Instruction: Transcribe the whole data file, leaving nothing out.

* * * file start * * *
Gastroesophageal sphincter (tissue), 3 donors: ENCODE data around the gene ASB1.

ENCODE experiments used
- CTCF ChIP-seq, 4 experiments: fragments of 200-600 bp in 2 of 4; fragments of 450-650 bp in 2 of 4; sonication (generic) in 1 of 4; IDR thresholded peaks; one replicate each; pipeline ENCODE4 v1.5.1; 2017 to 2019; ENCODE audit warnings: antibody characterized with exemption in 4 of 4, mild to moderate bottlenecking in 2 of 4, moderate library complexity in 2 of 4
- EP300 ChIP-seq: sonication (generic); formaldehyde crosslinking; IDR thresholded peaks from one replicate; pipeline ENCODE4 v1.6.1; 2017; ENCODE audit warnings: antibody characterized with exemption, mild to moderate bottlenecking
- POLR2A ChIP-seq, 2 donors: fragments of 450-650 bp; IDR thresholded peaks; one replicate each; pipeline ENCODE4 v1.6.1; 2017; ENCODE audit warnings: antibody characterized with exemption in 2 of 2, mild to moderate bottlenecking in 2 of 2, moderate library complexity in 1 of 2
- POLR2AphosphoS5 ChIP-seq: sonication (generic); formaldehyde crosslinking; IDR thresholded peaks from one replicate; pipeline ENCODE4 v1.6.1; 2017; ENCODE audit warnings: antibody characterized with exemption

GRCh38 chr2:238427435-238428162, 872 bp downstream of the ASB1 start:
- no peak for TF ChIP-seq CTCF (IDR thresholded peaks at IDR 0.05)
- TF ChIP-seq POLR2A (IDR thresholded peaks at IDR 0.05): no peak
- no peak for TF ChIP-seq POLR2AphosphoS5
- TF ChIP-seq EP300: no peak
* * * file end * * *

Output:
Gastroesophageal sphincter (tissue), 3 donors: ENCODE data around the gene ASB1.

ENCODE experiments used
- CTCF ChIP-seq, 4 experiments: fragments of 200-600 bp in 2 of 4; fragments of 450-650 bp in 2 of 4; sonication (generic) in 1 of 4; IDR thresholded peaks; one replicate each; pipeline ENCODE4 v1.5.1; 2017 to 2019; ENCODE audit warnings: antibody characterized with exemption in 4 of 4, mild to moderate bottlenecking in 2 of 4, moderate library complexity in 2 of 4
- EP300 ChIP-seq: sonication (generic); formaldehyde crosslinking; IDR thresholded peaks from one replicate; pipeline ENCODE4 v1.6.1; 2017; ENCODE audit warnings: antibody characterized with exemption, mild to moderate bottlenecking
- POLR2A ChIP-seq, 2 donors: fragments of 450-650 bp; IDR thresholded peaks; one replicate each; pipeline ENCODE4 v1.6.1; 2017; ENCODE audit warnings: antibody characterized with exemption in 2 of 2, mild to moderate bottlenecking in 2 of 2, moderate library complexity in 1 of 2
- POLR2AphosphoS5 ChIP-seq: sonication (generic); formaldehyde crosslinking; IDR thresholded peaks from one replicate; pipeline ENCODE4 v1.6.1; 2017; ENCODE audit warnings: antibody characterized with exemption

GRCh38 chr2:238427435-238428162, 872 bp downstream of the ASB1 start:
- no peak for TF ChIP-seq CTCF (IDR thresholded peaks at IDR 0.05)
- TF ChIP-seq POLR2A (IDR thresholded peaks at IDR 0.05): no peak
- no peak for TF ChIP-seq POLR2AphosphoS5
- TF ChIP-seq EP300: no peak